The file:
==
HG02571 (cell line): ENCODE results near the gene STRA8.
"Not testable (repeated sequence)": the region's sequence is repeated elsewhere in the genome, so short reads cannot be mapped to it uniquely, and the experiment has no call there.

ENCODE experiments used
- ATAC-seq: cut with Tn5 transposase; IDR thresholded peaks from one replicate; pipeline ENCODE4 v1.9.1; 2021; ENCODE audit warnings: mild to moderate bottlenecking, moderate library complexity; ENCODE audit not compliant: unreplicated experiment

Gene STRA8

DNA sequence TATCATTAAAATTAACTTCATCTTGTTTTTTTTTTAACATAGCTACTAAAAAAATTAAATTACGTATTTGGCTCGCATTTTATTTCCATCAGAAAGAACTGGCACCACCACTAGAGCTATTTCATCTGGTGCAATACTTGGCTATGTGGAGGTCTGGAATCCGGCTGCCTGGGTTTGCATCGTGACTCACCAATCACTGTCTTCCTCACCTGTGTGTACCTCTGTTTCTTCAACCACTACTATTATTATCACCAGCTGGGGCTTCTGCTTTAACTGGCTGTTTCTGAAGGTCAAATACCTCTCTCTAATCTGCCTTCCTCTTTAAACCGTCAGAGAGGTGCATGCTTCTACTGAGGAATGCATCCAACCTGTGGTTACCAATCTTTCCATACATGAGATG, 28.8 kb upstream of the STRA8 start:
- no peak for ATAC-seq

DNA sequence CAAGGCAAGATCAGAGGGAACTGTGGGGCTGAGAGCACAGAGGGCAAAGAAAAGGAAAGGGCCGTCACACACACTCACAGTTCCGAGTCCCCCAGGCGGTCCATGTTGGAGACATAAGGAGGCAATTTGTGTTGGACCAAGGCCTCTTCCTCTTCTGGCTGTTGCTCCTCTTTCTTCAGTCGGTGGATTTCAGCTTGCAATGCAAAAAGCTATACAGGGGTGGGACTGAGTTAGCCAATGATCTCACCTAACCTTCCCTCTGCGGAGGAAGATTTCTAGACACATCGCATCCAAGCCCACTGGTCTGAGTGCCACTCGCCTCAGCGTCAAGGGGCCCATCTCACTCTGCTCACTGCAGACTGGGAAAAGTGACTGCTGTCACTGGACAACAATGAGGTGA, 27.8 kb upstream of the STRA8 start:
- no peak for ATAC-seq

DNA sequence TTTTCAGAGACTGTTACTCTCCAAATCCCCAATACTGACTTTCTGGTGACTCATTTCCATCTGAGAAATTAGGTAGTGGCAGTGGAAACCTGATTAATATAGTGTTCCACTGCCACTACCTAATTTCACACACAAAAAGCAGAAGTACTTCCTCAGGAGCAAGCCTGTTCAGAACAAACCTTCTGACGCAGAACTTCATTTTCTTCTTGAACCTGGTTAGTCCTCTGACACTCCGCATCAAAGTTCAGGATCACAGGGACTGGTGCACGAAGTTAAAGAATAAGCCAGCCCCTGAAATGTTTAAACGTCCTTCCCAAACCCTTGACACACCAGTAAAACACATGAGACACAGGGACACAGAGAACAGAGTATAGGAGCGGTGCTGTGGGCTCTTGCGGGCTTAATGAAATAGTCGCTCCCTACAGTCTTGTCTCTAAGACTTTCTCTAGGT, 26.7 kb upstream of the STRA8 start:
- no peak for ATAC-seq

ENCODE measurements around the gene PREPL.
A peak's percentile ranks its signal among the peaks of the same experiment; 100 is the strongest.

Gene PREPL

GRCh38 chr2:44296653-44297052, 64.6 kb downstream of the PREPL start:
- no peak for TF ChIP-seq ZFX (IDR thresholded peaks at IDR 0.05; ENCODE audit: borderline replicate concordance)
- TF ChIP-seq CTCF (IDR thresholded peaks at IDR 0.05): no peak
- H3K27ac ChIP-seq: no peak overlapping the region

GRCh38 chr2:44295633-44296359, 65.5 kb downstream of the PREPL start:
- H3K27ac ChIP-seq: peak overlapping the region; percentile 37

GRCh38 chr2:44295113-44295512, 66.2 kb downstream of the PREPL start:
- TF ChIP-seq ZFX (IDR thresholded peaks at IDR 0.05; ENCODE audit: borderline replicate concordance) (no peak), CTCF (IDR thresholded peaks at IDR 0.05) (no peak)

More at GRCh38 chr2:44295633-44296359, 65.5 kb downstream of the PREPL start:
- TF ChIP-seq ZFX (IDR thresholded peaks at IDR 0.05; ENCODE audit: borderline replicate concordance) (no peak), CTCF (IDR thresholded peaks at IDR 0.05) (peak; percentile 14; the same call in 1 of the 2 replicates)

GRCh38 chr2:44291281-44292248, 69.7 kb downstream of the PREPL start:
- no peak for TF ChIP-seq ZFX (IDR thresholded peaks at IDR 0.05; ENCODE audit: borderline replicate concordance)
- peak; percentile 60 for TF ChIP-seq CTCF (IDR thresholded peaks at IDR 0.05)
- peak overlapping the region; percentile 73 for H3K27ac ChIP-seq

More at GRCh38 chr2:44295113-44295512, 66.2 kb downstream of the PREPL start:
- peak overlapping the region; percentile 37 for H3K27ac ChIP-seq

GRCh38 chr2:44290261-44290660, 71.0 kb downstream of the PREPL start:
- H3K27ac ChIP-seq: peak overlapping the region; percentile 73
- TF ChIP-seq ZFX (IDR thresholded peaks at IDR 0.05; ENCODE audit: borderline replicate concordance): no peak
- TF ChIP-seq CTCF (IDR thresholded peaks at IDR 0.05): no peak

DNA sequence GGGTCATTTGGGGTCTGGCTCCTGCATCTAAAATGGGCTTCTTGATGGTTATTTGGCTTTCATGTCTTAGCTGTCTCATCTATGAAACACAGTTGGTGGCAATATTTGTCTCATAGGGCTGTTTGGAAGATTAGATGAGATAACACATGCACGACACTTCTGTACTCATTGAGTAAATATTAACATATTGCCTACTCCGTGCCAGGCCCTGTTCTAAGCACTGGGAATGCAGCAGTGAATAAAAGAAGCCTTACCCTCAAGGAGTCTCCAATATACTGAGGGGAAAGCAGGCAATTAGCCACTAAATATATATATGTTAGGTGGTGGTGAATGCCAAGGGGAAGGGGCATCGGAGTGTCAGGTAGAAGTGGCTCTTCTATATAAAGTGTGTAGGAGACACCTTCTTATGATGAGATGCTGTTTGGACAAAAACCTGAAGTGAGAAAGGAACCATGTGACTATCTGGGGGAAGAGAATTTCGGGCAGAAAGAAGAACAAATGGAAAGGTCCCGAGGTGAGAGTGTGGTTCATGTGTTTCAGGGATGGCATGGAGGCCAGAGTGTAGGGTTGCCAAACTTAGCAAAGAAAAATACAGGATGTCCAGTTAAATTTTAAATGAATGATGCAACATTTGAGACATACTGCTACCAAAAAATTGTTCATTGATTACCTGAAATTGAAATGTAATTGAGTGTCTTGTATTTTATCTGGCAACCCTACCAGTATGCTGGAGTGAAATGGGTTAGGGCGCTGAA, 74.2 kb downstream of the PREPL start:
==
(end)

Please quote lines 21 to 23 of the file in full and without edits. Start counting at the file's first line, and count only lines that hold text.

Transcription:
GRCh38 chr2:44295113-44295512, 66.2 kb downstream of the PREPL start:
- TF ChIP-seq ZFX (IDR thresholded peaks at IDR 0.05; ENCODE audit: borderline replicate concordance) (no peak), CTCF (IDR thresholded peaks at IDR 0.05) (no peak)

More at GRCh38 chr2:44295633-44296359, 65.5 kb downstream of the PREPL start: